The Masters. To me, the best event on the pro golf tour. And not because the golf is any better than it is at the U.S. Open or any PGA event. It's because the scenery is second to none. Even through a television camera the rolling green fairways, magnolia trees and blooming azaleas that embody Augusta National are spectacular.
Not to mention the
storied green jacket, pimento cheese sandwiches wrapped in green cellophane
and the immortal legend of Bobby Jones.
Golf enthusiasts that are fortunate enough to get tickets to the event (many of the limited passes are inherited) are not called spectators and they are not part of a gallery. Those in attendance are referred to as patrons.
Patrons are expected to behave in exemplary fashion throughout their visit. So, quiet please.
Colin Mongomerie can rest easy. Hecklers will not be tolerated at Augusta National on the second weekend in April. There will be no "You the man!" chants after booming drives and all applause should be kept to a minimum. Of course, these rules are not limited to Augusta in April.
In fact, these rules are pretty much the standard at any golf tournament. Golf is a gentleman's game and proper etiquette should be displayed at all times. So, quiet please.
All sporting events have rules of conduct that must be followed by the spectators in attendance. No lighting the stadium seats on fire. No tossing beer bottles on the playing field. No throwing batteries at the opposing team's left fielder. At a golf tournament, the number one rule is 'quiet, please'.
That's the rule and it should be followed. But I have to wonder how it ever came to be that complete and utter silence is necessary to successfully hit a golf ball.
A basketball player at the free throw line, with seventeen thousand hostile fans screaming disparaging remarks about his mama and waving streamers and big foam fingers, can somehow block out all the distractions and make the shot.
But if a bird chirps when a golfer is standing over a three-foot putt his knees turn to jelly?
Would anyone disagree that trying to get a bat on a 95-mile-an-hour Randy Johnson fastball requires as much concentration as chipping out of a bunker?
Picture it. Bank One Ball Park in Arizona packed to the rafters. Johnson on the mound looking for a complete game shutout. Two down in the ninth. Two strikes on the batter. The place is going nuts. Then, over the public address system, a voice rises above the crowd noise. 'Quiet, please'.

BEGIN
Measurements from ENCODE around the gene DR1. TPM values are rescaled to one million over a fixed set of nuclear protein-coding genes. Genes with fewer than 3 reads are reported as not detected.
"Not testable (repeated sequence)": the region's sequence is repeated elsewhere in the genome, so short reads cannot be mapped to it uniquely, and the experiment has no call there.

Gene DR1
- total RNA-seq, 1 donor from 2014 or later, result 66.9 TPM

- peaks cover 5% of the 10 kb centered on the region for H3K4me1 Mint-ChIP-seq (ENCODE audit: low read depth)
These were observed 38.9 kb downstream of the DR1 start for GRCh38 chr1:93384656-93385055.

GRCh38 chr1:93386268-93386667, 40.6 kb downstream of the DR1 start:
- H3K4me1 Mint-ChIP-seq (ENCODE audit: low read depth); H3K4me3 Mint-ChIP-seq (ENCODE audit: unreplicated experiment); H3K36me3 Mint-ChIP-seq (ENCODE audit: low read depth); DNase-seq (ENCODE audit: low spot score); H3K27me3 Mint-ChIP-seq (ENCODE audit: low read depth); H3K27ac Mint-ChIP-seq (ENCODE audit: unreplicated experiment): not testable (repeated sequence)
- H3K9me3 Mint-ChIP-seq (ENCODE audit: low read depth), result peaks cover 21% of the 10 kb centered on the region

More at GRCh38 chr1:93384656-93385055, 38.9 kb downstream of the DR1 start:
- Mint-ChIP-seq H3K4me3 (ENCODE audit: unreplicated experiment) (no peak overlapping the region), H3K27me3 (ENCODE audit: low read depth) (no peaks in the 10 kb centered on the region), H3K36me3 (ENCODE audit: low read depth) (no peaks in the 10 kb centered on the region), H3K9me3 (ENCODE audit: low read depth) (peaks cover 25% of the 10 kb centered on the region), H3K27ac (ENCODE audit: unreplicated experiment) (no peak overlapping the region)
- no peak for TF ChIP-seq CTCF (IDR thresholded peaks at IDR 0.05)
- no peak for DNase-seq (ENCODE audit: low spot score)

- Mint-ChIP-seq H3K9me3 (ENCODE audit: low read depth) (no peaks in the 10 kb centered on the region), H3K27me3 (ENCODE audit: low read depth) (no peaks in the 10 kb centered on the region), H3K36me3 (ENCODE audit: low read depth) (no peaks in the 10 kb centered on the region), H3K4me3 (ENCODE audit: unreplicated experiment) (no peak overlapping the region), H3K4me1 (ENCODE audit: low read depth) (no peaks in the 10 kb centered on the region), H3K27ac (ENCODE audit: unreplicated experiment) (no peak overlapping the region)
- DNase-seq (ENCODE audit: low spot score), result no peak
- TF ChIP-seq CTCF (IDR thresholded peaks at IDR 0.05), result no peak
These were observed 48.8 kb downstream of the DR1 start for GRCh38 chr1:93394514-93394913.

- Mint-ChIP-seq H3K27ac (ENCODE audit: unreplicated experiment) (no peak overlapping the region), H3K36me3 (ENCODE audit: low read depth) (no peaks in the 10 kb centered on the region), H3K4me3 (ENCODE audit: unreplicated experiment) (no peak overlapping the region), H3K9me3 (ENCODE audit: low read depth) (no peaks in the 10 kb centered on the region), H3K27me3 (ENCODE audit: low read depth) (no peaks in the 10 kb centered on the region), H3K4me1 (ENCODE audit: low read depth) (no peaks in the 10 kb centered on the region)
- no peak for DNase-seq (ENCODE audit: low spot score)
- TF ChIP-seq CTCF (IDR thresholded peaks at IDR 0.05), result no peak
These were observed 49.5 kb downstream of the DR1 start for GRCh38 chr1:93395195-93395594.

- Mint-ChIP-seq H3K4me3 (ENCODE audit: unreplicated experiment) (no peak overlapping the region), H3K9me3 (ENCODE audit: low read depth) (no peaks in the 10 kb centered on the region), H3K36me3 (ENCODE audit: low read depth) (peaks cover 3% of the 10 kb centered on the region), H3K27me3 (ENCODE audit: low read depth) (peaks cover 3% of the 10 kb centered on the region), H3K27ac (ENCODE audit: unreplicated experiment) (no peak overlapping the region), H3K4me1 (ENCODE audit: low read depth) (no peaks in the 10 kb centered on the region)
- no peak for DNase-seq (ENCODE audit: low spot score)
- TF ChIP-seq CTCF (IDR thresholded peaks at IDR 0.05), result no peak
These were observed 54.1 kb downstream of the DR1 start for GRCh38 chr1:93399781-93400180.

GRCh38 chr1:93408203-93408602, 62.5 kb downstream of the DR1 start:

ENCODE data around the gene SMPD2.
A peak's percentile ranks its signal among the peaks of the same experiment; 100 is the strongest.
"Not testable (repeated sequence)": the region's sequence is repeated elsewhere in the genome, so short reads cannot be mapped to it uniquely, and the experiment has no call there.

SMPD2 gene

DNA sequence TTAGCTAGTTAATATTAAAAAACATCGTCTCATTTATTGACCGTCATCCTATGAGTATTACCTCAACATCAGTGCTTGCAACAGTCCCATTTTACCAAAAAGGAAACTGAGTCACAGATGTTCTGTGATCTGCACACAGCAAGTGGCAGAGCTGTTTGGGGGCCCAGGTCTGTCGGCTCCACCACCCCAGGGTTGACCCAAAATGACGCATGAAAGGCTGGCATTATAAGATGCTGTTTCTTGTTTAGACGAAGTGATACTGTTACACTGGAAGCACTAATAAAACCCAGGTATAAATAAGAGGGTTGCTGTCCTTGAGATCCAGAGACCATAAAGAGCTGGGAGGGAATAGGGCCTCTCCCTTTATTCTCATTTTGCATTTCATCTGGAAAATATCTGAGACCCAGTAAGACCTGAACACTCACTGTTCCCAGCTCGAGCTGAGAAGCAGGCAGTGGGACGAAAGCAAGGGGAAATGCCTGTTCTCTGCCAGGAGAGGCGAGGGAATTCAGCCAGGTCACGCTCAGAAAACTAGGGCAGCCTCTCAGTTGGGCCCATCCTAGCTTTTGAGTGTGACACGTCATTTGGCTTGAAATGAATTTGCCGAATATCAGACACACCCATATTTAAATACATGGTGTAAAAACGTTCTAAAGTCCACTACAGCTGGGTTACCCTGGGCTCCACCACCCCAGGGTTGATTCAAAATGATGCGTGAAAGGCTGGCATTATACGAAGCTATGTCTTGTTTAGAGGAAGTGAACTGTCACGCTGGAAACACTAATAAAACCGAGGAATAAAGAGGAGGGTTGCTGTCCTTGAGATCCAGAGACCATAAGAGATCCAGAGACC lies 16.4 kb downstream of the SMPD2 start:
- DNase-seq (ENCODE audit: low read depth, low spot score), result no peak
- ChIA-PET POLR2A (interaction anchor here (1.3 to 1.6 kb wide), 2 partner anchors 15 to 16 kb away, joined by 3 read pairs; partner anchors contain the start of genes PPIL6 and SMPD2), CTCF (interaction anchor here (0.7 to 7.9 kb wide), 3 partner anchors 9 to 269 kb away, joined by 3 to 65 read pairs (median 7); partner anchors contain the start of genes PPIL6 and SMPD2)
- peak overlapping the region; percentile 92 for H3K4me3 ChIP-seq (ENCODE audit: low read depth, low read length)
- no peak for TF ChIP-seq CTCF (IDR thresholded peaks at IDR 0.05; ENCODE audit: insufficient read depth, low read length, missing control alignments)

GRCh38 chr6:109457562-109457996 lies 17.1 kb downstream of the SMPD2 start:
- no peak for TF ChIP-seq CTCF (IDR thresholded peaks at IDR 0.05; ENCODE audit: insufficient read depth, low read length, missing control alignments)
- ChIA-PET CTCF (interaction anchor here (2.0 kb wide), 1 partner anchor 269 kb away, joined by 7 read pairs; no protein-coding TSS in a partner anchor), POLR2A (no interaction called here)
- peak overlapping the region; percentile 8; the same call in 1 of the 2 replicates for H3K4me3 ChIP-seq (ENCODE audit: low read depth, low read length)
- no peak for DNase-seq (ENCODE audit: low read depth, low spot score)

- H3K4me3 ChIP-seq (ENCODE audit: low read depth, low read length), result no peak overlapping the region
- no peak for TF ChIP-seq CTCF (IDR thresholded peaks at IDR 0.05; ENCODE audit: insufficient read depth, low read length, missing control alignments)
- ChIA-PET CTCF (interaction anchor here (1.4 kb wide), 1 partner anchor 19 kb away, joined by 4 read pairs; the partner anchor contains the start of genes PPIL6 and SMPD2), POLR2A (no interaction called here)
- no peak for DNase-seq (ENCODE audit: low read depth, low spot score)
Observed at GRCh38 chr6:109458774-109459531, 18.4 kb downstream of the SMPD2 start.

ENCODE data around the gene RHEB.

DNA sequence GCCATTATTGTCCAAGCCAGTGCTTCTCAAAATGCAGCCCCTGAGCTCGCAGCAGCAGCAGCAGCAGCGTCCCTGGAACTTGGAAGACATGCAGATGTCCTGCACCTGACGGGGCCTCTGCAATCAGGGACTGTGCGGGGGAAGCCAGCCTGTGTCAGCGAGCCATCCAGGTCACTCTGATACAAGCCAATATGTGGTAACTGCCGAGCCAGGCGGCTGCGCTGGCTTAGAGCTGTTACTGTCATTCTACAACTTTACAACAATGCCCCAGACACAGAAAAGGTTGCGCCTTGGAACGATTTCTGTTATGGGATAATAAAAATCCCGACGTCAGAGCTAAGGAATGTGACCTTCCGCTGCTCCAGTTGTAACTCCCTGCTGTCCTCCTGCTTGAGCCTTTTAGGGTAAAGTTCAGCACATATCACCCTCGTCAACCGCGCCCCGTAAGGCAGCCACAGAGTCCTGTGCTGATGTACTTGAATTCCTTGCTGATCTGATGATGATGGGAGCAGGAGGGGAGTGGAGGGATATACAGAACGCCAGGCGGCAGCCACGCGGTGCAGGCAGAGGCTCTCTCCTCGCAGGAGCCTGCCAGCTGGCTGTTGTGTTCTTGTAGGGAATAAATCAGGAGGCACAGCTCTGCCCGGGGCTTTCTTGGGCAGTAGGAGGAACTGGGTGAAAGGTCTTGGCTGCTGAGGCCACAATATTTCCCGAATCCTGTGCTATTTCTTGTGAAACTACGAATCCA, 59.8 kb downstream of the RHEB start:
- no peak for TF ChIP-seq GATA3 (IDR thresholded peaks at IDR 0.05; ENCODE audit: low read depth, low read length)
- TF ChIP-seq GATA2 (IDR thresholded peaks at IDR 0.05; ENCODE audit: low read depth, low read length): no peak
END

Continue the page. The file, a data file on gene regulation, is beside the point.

Average people can read the Wall Street Journal standing up on a crowded subway but a professional golfer is sure to slice a seven iron into the trees if someone clicks a camera while he's in his backswing.
There's nothing more depressing than to wait all year for the tour to come to town. Get tickets to the final round, pack a lunch, bring the kids and follow your favorite player around the course, then find yourself escorted off the premises because you've got a tickle in your throat. (Note to rules committee: hacking is not heckling).
The irony lies in the fact that most professional golfers would prefer a cheering crowd to the deafening silence they face when lining up the winning putt at a major championship. When you're trying to concentrate, it's a heck of a lot easier to block out continuous noise than to stand in silence waiting for a twig to snap.
I never understood why I could dive off a 10-foot board at the public pool but jumping in the water from the deck was prohibited. It made no sense that I could wear jeans to the office but not sneakers. It puzzles me to find "Keep Off the Grass" signs at a playground and big signs on fences that read "Post No Signs".
And I don't understand why a hundred years ago somebody decided that golf was best played in silence. But that's the rule.
If you're lucky enough to get a ticket to the Masters, enjoy the beautiful scenery, get yourself a couple of pimento cheese sandwiches and stop at all the historical markers placed on the bridges, trees and fountains around the course.
But for heaven sake, please be quiet.
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